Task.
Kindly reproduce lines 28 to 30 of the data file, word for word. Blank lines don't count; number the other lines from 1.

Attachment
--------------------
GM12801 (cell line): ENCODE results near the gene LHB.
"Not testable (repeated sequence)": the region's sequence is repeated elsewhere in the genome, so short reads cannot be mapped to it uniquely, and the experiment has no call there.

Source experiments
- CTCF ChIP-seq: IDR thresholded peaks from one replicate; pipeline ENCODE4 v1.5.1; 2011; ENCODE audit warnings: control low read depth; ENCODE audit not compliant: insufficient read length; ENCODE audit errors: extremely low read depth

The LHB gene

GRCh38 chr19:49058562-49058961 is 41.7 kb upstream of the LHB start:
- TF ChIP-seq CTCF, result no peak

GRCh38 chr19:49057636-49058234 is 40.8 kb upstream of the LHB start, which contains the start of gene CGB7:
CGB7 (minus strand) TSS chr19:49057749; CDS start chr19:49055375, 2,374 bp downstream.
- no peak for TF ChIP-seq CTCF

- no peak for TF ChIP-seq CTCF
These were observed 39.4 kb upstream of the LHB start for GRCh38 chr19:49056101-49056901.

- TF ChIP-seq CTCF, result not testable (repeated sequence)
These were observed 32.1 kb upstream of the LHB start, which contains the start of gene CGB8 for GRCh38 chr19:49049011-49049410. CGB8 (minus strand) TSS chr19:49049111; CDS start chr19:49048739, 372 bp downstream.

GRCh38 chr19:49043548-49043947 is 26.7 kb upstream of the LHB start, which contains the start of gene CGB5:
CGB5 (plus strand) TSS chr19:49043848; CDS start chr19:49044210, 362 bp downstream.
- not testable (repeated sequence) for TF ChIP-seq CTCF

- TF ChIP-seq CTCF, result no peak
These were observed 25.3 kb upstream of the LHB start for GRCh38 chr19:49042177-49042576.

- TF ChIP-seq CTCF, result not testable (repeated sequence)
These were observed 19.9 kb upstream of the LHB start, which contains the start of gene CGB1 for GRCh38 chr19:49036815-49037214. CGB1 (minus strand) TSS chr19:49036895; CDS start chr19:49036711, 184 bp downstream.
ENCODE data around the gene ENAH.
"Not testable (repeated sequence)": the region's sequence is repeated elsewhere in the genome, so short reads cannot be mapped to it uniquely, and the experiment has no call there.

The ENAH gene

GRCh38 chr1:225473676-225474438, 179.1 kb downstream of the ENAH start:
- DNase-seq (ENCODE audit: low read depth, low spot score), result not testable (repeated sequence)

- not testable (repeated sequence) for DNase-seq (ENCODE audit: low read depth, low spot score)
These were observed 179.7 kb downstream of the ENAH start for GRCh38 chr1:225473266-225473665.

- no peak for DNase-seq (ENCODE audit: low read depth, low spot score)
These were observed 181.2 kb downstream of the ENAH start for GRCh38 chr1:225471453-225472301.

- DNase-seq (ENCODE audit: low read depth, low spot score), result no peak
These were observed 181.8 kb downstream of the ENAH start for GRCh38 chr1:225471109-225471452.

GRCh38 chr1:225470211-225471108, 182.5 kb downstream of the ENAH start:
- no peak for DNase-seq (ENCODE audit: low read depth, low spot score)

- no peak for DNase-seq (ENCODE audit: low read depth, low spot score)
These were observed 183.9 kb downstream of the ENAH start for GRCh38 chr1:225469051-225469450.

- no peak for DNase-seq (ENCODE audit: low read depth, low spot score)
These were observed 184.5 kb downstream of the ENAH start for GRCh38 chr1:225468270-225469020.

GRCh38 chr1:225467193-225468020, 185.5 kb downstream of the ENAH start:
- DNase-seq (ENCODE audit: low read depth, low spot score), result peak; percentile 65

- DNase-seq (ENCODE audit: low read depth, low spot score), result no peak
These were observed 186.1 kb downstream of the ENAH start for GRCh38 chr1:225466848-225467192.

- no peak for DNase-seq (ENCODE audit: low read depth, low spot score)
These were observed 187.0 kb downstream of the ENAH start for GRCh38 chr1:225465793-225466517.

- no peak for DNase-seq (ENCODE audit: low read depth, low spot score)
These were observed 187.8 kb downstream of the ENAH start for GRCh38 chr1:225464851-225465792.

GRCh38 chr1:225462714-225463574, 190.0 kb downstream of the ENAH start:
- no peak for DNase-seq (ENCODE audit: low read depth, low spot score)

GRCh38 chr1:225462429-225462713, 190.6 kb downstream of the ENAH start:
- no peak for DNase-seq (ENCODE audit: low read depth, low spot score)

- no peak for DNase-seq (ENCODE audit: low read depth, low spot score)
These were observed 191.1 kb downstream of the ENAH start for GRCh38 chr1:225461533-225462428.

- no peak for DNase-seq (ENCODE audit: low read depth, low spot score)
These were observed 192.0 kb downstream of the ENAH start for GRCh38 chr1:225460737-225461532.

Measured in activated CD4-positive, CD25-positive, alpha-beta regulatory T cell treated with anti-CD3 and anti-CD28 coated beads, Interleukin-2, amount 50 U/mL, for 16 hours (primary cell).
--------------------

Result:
These were observed 179.7 kb downstream of the ENAH start for GRCh38 chr1:225473266-225473665.

- no peak for DNase-seq (ENCODE audit: low read depth, low spot score)
These were observed 181.2 kb downstream of the ENAH start for GRCh38 chr1:225471453-225472301.